Shared Mobility

We provide a framework for simulating Mobility as a Service (MaaS), Demand Responsive Transportation (DRT), and City Logistics applications.
Our team can help AI start-ups and MaaS operators to evaluate different business models and design and test different types of service.

We can also advise transportation authorities or research groups on the potential impact of the move towards MaaS, or work out how MaaS and DRT could fit together with the wider public transportation system.

We’ll help you develop a watertight business case for running a service or connect your fleet management algorithms to our simulator, with interaction between your fleet and other road users.

Shared Mobility - Case Studies

Capri – Queen Elizabeth Olympic Park

The team ran a study to investigate the quantity of pods required in order to provide the right level of service.

Capri – Bristol Airport

This study helped prove the business case for an autonomous pod on demand (POD) shuttle service, over and above the existing airport shuttle bus service. 

How we’ll help you develop your business case


Easy visualization

  • Identify patterns in travel demand
  • Replay simulations to check the fleet’s movements in the network
  • Extract network statistics for every user-defined interval, e.g. every 15 minutes
  • Review individual travel requests and how they were served

'What if?' scenario testing

The combination of our robust, off-the-shelf simulation engines, an extensible software framework and our team of software and engineer experts, means we can set up models of any size for testing any kind of scenario:

  • Fixed routes, semi-fixed routes, or completely free ‘taxi-style’ routing
  • Fixed timetables or purely on-demand requests, realtime or pre-booked
  • Physical stops, virtual stops, or stop-anywhere
  • Different fleet types and configurations
  • Rides offered in isolation or combined with public transport as part of a holistic transportation model
  • Algorithms for managing routes, scheduling departures, offering and operating user-pooling, and fleet redistribution
  • Algorithms for generating different offers, pricing models, and target service levels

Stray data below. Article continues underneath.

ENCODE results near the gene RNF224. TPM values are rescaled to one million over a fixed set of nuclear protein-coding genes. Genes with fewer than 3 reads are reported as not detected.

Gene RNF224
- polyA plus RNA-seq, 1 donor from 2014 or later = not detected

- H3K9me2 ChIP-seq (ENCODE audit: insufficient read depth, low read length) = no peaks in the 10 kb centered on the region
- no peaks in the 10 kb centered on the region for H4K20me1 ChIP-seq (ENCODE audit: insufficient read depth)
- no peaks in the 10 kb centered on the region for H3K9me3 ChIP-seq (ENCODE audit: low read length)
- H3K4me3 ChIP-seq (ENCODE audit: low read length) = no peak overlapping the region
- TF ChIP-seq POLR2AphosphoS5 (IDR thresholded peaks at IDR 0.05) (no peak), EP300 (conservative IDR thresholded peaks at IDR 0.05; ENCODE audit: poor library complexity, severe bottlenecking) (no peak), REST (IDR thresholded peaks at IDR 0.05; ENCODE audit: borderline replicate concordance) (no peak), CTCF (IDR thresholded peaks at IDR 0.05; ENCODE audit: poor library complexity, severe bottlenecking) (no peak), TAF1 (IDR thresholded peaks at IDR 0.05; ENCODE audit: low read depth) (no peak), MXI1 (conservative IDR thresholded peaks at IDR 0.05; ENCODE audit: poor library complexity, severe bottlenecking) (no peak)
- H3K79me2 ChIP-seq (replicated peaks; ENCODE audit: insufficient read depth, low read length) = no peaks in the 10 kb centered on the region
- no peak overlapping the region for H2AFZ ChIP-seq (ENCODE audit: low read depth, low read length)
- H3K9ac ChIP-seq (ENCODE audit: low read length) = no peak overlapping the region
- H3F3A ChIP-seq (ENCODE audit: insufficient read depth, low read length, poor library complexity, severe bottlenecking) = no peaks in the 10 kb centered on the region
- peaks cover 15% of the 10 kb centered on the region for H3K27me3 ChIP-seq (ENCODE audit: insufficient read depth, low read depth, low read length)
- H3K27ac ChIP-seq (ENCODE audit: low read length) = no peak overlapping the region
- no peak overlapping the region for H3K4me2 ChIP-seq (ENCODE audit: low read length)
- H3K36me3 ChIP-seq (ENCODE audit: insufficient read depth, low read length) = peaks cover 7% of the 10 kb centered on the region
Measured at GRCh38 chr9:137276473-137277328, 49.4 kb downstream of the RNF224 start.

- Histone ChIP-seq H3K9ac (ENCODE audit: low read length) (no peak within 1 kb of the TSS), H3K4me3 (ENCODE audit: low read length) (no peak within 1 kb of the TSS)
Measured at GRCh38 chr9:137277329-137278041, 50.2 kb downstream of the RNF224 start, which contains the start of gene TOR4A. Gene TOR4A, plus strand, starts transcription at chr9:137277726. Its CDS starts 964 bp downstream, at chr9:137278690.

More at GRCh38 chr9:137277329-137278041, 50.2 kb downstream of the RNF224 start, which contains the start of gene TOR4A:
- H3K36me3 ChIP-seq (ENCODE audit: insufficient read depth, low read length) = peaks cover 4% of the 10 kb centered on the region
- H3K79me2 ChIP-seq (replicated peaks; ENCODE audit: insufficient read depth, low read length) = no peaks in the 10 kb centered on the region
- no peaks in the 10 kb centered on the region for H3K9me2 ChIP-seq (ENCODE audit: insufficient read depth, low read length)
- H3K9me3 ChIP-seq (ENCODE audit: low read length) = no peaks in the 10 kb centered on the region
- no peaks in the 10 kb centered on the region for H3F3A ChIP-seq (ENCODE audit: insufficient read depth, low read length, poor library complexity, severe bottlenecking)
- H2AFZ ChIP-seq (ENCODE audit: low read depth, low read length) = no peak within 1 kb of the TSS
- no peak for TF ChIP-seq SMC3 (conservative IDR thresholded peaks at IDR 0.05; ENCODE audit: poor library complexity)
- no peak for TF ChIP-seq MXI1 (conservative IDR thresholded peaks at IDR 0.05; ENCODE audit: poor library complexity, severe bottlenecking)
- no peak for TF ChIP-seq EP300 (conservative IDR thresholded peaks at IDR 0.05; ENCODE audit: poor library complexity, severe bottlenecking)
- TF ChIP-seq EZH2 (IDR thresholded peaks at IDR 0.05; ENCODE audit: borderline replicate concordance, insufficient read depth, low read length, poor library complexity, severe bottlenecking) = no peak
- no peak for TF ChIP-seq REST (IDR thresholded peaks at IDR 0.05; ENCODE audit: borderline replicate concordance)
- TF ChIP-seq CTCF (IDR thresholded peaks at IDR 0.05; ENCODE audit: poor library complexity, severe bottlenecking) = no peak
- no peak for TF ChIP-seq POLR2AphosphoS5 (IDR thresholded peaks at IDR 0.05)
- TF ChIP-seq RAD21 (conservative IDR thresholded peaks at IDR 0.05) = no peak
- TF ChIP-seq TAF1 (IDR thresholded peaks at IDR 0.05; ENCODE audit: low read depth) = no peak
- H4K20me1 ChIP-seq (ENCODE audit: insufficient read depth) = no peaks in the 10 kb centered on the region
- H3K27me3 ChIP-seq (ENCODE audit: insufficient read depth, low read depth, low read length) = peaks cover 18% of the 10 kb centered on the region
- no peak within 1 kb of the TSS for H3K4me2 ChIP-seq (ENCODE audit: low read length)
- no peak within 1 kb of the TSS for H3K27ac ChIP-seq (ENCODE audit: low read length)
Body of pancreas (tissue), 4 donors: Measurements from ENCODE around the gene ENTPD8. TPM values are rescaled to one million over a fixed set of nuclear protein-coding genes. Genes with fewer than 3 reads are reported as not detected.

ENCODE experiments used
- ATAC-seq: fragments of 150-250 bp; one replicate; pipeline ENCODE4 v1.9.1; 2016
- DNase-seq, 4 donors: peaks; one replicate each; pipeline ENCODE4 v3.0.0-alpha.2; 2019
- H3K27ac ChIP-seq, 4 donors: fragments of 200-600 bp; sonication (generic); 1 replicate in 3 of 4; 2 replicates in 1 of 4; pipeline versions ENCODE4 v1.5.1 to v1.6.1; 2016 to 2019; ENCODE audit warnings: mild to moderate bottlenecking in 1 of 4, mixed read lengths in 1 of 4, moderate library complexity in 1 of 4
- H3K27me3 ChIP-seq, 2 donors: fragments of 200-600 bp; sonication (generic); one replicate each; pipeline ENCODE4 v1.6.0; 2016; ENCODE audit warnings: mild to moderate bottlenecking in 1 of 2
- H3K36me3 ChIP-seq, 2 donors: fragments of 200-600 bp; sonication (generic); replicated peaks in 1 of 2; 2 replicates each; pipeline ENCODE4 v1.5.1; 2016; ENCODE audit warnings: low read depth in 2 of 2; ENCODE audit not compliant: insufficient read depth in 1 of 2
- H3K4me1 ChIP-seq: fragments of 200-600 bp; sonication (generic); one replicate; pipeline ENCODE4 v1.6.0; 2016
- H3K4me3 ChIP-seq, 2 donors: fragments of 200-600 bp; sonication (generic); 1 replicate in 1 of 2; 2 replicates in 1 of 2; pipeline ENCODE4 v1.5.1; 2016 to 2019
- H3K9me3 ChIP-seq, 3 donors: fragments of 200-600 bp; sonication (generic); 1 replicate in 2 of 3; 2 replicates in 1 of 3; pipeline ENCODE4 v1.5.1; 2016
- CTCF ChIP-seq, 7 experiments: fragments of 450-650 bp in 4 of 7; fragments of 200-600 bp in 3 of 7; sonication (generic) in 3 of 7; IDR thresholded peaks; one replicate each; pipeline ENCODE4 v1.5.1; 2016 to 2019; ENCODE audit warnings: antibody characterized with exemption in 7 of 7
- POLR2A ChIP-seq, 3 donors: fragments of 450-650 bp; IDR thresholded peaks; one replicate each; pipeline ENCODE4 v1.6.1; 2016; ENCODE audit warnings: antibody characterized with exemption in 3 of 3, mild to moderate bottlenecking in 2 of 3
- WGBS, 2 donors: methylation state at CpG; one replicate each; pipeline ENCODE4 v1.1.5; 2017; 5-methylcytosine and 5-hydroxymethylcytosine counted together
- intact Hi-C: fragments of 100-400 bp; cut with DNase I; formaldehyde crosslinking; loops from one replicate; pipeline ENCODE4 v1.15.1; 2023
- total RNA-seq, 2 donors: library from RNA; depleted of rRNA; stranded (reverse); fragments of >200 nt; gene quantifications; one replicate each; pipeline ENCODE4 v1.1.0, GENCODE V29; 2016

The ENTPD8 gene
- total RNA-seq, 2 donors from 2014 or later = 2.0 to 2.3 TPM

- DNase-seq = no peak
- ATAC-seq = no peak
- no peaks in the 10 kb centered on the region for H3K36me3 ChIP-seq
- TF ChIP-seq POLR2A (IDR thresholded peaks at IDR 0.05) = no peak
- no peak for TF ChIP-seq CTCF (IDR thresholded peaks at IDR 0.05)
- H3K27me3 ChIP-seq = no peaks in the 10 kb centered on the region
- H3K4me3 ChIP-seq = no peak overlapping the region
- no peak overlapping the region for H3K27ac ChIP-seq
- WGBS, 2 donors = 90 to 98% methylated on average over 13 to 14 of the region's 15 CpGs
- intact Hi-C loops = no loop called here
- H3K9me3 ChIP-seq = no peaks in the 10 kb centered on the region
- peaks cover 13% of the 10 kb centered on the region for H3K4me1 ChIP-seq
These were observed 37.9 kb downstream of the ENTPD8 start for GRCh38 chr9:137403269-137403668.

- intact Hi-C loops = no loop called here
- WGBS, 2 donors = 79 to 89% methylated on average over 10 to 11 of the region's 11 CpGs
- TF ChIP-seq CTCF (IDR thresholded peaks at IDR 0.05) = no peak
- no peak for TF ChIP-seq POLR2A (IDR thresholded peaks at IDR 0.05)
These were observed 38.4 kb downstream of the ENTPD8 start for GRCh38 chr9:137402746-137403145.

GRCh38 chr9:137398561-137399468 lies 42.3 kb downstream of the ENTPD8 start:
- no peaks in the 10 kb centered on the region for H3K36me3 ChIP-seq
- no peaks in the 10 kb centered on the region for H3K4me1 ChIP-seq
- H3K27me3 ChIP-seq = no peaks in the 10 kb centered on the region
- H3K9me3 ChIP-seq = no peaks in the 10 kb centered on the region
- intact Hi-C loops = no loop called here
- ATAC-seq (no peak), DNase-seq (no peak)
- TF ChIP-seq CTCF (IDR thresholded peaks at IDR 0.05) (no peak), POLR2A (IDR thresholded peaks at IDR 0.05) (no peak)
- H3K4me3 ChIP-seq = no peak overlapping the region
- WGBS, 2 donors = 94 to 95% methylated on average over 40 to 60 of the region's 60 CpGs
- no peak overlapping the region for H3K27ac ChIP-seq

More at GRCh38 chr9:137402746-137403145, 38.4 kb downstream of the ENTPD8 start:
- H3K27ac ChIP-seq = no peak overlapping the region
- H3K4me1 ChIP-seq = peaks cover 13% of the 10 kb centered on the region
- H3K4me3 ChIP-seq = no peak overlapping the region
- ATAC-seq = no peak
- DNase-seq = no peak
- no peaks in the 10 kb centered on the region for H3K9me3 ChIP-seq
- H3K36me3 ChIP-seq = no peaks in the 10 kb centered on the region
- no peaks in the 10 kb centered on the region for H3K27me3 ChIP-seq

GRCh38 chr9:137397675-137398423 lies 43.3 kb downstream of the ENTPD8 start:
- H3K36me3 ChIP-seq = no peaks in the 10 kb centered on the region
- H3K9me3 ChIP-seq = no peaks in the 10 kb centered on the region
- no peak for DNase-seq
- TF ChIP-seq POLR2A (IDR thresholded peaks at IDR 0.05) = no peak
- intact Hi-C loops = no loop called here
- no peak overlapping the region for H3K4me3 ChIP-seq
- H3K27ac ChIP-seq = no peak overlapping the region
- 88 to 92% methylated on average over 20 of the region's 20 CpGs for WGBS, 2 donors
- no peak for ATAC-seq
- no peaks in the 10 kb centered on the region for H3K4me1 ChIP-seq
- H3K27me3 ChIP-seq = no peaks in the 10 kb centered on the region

• Attractiveness levels of different types of service
  • Competition between different providers or services
  • Sensitivity to key input parameters, e.g.,running multiple simulations with different assumptions on behavioral parameters

The workflow

Let’s assume that you want to test your fleet management algorithms or model the impact of congestion on service delivery or model different types of priority measure. You will need to observe the development of the demand and service delivery over the simulated period, interrogate the routing, and the spatial and temporal distribution of demand. Ride will give you vehicle utilization levels, passenger kilometers and system service levels.

Travel requests

Simulate a population of individuals, each with their own characteristics, preferences and travel patterns. These individuals create requests for travel which pop up during the simulation, between specific locations, and at specific times; they may also include constraints such as earliest/latest pickup together with the individual’s characteristics.


Receive the request, query vehicle positions, shortest paths and ‘current’ network conditions, and use the data to make the agent an offer. Each offer may have distinct elements of walk, wait, and in-vehicle time, together with distance, cost, and number of interchanges.

Dynamic mode choice

Specify either a minimum cost or discrete choice logit function to choose between the offers received. You can even include ‘Internal operators’ to represent ‘conventional’ modes such as rail and private car.

Trip execution

The selected offer is accepted and passed to the simulator for execution. The operator is notified and updated on the status of the travel request and assigned vehicle.

To learn more, send us a message and we'll start the conversation.

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Cite Aimsun Next

Aimsun Next 24

Aimsun (2024). Aimsun Next 24 User’s Manual, Aimsun Next Version 24.0.0, Barcelona, Spain. Accessed on: April. 16, 2024. [Online].


Aimsun Next 24

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title = {Aimsun Next 24 User’s Manual},
author = {Aimsun},
edition = {Aimsun Next 24.0.0},
address = {Barcelona, Spain},
year = {2024. [Online]},
month = {Accessed on: Month, Day, Year},
url = {},

Aimsun Next 24

T1 – Aimsun Next 24 User’s Manual
A1 – Aimsun
ET – Aimsun Next Version 24.0.0
Y1 – 2024
Y2 – Accessed on: Month, Day, Year
CY – Barcelona, Spain
PB – Aimsun
UR – [In software]. Available: